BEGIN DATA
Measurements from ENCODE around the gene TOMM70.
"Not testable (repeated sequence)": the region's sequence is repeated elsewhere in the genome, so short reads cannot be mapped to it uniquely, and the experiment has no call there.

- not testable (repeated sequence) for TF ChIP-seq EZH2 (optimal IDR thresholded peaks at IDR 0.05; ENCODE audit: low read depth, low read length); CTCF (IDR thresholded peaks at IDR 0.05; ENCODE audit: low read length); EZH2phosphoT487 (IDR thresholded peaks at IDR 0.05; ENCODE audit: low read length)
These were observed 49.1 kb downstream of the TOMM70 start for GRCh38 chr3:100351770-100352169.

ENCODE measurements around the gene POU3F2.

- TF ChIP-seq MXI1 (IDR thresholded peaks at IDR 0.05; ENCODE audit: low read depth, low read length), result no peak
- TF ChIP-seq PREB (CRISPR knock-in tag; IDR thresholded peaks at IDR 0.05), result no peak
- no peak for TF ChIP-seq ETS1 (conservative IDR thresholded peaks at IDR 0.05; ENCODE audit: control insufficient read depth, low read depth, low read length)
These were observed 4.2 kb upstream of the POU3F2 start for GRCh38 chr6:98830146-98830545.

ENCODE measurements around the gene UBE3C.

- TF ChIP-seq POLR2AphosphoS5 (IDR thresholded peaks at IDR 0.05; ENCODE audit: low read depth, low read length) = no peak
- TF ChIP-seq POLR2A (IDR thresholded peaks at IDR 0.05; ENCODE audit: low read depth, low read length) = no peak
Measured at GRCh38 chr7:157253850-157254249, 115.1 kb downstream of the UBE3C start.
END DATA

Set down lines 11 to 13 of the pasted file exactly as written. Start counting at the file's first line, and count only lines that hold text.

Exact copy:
- TF ChIP-seq POLR2AphosphoS5 (IDR thresholded peaks at IDR 0.05; ENCODE audit: low read depth, low read length) = no peak
- TF ChIP-seq POLR2A (IDR thresholded peaks at IDR 0.05; ENCODE audit: low read depth, low read length) = no peak
Measured at GRCh38 chr7:157253850-157254249, 115.1 kb downstream of the UBE3C start.